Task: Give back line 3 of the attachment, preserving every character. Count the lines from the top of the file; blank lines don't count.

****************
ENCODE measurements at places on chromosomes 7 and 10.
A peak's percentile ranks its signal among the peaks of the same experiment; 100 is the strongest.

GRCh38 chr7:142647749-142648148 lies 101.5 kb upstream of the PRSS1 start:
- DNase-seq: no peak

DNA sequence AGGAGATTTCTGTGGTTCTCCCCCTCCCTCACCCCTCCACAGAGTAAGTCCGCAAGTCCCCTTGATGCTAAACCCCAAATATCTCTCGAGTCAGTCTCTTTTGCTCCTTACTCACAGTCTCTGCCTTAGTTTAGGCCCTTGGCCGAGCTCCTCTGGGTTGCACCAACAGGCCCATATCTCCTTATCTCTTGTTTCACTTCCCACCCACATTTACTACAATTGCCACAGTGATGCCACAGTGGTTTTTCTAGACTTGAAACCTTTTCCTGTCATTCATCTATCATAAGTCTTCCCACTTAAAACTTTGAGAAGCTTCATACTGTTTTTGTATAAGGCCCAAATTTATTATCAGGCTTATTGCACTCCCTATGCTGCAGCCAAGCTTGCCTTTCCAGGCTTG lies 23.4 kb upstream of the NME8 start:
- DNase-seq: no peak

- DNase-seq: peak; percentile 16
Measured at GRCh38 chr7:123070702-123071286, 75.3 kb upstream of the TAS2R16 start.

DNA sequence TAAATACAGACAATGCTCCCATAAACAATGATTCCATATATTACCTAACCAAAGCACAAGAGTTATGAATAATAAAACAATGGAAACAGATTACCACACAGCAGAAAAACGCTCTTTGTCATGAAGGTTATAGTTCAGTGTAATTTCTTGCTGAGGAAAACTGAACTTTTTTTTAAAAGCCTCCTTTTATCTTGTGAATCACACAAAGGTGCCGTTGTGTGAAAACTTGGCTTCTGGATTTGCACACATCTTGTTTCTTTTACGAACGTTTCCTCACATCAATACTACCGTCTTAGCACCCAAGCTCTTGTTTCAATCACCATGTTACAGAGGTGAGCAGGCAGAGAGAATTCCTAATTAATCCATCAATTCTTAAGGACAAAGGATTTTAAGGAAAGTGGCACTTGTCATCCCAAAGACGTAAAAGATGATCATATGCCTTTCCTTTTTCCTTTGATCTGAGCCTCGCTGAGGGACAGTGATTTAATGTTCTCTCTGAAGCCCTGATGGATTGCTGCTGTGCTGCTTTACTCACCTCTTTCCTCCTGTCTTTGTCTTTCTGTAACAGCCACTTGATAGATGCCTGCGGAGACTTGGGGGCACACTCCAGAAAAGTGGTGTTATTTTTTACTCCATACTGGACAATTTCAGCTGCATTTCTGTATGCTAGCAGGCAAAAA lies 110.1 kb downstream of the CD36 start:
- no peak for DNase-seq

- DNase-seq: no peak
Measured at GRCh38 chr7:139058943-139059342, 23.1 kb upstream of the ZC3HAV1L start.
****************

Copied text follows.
GRCh38 chr7:142647749-142648148 lies 101.5 kb upstream of the PRSS1 start: